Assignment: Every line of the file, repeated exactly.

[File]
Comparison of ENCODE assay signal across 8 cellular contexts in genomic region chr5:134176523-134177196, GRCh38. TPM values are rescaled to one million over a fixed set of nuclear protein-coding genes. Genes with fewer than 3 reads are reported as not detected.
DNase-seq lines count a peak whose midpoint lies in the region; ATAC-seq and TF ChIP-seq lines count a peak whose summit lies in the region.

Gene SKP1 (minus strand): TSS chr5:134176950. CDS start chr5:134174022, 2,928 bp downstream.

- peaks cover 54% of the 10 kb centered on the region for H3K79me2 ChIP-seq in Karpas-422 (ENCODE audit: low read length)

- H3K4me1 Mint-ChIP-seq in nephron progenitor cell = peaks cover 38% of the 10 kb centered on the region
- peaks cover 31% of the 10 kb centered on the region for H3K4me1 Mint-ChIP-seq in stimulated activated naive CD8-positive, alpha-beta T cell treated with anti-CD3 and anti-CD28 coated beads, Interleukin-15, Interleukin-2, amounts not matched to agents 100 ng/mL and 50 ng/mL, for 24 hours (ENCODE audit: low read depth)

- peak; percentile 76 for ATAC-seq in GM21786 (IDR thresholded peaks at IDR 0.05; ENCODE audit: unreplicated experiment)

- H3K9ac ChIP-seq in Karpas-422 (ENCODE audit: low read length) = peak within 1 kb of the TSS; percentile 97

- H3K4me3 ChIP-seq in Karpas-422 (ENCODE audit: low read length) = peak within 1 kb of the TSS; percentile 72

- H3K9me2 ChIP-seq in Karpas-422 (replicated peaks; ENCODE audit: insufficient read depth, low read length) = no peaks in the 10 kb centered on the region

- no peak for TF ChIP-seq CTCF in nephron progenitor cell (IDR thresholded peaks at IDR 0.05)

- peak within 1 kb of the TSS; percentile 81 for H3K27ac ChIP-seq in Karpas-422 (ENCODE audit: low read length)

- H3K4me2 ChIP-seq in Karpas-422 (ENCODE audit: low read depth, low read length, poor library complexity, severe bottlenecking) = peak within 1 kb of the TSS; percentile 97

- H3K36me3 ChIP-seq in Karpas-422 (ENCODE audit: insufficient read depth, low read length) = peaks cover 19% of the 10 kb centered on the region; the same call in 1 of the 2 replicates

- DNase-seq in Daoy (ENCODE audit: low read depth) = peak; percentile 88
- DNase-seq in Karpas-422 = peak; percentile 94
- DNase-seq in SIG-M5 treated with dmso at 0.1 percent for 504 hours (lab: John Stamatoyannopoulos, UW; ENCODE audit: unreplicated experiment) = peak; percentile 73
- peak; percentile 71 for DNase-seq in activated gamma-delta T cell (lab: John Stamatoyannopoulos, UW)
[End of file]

Comparison of ENCODE assay signal across 8 cellular contexts in genomic region chr5:134176523-134177196, GRCh38. TPM values are rescaled to one million over a fixed set of nuclear protein-coding genes. Genes with fewer than 3 reads are reported as not detected.
DNase-seq lines count a peak whose midpoint lies in the region; ATAC-seq and TF ChIP-seq lines count a peak whose summit lies in the region.

Gene SKP1 (minus strand): TSS chr5:134176950. CDS start chr5:134174022, 2,928 bp downstream.

- peaks cover 54% of the 10 kb centered on the region for H3K79me2 ChIP-seq in Karpas-422 (ENCODE audit: low read length)

- H3K4me1 Mint-ChIP-seq in nephron progenitor cell = peaks cover 38% of the 10 kb centered on the region
- peaks cover 31% of the 10 kb centered on the region for H3K4me1 Mint-ChIP-seq in stimulated activated naive CD8-positive, alpha-beta T cell treated with anti-CD3 and anti-CD28 coated beads, Interleukin-15, Interleukin-2, amounts not matched to agents 100 ng/mL and 50 ng/mL, for 24 hours (ENCODE audit: low read depth)

- peak; percentile 76 for ATAC-seq in GM21786 (IDR thresholded peaks at IDR 0.05; ENCODE audit: unreplicated experiment)

- H3K9ac ChIP-seq in Karpas-422 (ENCODE audit: low read length) = peak within 1 kb of the TSS; percentile 97

- H3K4me3 ChIP-seq in Karpas-422 (ENCODE audit: low read length) = peak within 1 kb of the TSS; percentile 72

- H3K9me2 ChIP-seq in Karpas-422 (replicated peaks; ENCODE audit: insufficient read depth, low read length) = no peaks in the 10 kb centered on the region

- no peak for TF ChIP-seq CTCF in nephron progenitor cell (IDR thresholded peaks at IDR 0.05)

- peak within 1 kb of the TSS; percentile 81 for H3K27ac ChIP-seq in Karpas-422 (ENCODE audit: low read length)

- H3K4me2 ChIP-seq in Karpas-422 (ENCODE audit: low read depth, low read length, poor library complexity, severe bottlenecking) = peak within 1 kb of the TSS; percentile 97

- H3K36me3 ChIP-seq in Karpas-422 (ENCODE audit: insufficient read depth, low read length) = peaks cover 19% of the 10 kb centered on the region; the same call in 1 of the 2 replicates

- DNase-seq in Daoy (ENCODE audit: low read depth) = peak; percentile 88
- DNase-seq in Karpas-422 = peak; percentile 94
- DNase-seq in SIG-M5 treated with dmso at 0.1 percent for 504 hours (lab: John Stamatoyannopoulos, UW; ENCODE audit: unreplicated experiment) = peak; percentile 73
- peak; percentile 71 for DNase-seq in activated gamma-delta T cell (lab: John Stamatoyannopoulos, UW)